Protect Sensitive Data in a Java Project Like Spring Boot

In the digital age, protecting sensitive data has became more critical than ever. Java developers ooften work with Spring Boot, a popular framework for building robust and secure web applications. However, ensuring the security of sensitive data, such as passwords, API keys, and database credentials, requires careful consideration and implementation of best practices. In this blog, we will explore various techniques and examples to safeguard sensitive data in a Java project using Spring Boot.

1. Use Environment Variables

Storing sensitive data directly in your source code is risky, as it can be easily accessed if the codebase is compromised. Instead, consider using environment variables to store this information securely. Spring Boot provides the or application.yml files to configure properties. However, it’s better to use environment variables to store sensitive data in a production environment.


// Instead of storing the API key directly in code:
String apiKey = "YOUR_API_KEY";

// Use an environment variable:
String apiKey = System.getenv("API_KEY");

How to Create Environment Variables:

Open commond line, or terminal and use the export command to create the environment variable. For example, to set an API key:-

export API_KEY=your_api_key_here

2. Encrypting Sensitive Data

Encrypting sensitive data adds an extra layer of protection. Spring Boot allows you to leverage various encryption mechanisms. One common approach is to use the Java Cryptography Extension (JCE) to encrypt and decrypt sensitive information.


import javax.crypto.Cipher;
import javax.crypto.KeyGenerator;
import javax.crypto.SecretKey;

public class EncryptionUtil {

    private static final String ENCRYPTION_ALGORITHM = "AES";
    private static final int KEY_SIZE = 128;

    public static byte[] encrypt(String data, SecretKey key) throws Exception {
        Cipher cipher = Cipher.getInstance(ENCRYPTION_ALGORITHM);
        cipher.init(Cipher.ENCRYPT_MODE, key);
        return cipher.doFinal(data.getBytes());

    public static String decrypt(byte[] encryptedData, SecretKey key) throws Exception {
        Cipher cipher = Cipher.getInstance(ENCRYPTION_ALGORITHM);
        cipher.init(Cipher.DECRYPT_MODE, key);
        return new String(cipher.doFinal(encryptedData));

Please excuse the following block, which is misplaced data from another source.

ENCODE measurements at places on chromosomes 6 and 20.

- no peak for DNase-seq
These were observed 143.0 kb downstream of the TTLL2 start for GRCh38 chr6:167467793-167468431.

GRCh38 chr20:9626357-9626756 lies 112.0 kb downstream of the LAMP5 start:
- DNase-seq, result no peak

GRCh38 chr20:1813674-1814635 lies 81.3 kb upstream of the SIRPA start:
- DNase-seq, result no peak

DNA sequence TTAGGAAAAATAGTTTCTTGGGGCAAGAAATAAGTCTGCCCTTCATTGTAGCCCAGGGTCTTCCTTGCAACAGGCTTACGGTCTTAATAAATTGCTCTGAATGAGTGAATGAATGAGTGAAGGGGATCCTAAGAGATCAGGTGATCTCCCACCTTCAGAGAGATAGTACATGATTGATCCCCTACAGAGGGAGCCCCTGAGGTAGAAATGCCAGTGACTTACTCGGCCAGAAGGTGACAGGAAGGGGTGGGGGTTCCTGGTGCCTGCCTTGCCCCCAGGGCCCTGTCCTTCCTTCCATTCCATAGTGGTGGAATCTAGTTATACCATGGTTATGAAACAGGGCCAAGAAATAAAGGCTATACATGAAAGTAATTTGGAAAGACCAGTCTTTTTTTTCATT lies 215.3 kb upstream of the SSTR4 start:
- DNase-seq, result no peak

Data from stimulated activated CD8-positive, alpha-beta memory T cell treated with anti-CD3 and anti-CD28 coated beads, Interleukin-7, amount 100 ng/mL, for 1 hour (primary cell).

public static SecretKey generateSecretKey() throws Exception {
        KeyGenerator keyGen = KeyGenerator.getInstance(ENCRYPTION_ALGORITHM);
        return keyGen.generateKey();

Prerequisites: to use the encryption and decryption features you need the full-strength JCE installed in your JVM (it’s not there by default). You can download the “Java Cryptography Extension (JCE) Unlimited Strength Jurisdiction Policy Files” from Oracle, and follow instructions for installation (essentially replace the 2 policy files in the JRE lib/security directory with the ones that you downloaded).

3. Using Spring Security

Spring Security is a powerful framework that provides authentication and authorization functionalities. It can be used to protect sensitive endpoints, enforce access controls, and manage user authentication.


public class WebSecurityConfig extends WebSecurityConfigurerAdapter {

    private UserDetailsService userDetailsService;

    protected void configure(HttpSecurity http) throws Exception {

    protected void configure(AuthenticationManagerBuilder auth) throws Exception {

    public PasswordEncoder passwordEncoder() {
        return new BCryptPasswordEncoder();

4. Secure Configuration Files

Spring Boot allows you to externalize configuration properties using YAML or properties files. Ensure that sensitive data is kept in secure locations accessible only by authorized users. For instance, you can use file permissions or secret management tools to control access to sensitive files.


Securing sensitive data in a Java project, especially with SpringBoot, is of utmost importance to protect your application and its users. By employing best practices such as using environment variables, encryption, Spring Security, and securing configuration files, you can significantly reduce the risk of data breaches and unauthorized access.

Remember to follow the least privilege principle and limit access to sensitive data to only those who require it. Always stay up-to-date with the latest security practices and monitor your application for potential vulnerabilities. By prioritizing security from the beginning, you can build a robust and trusted Java project using Spring Boot.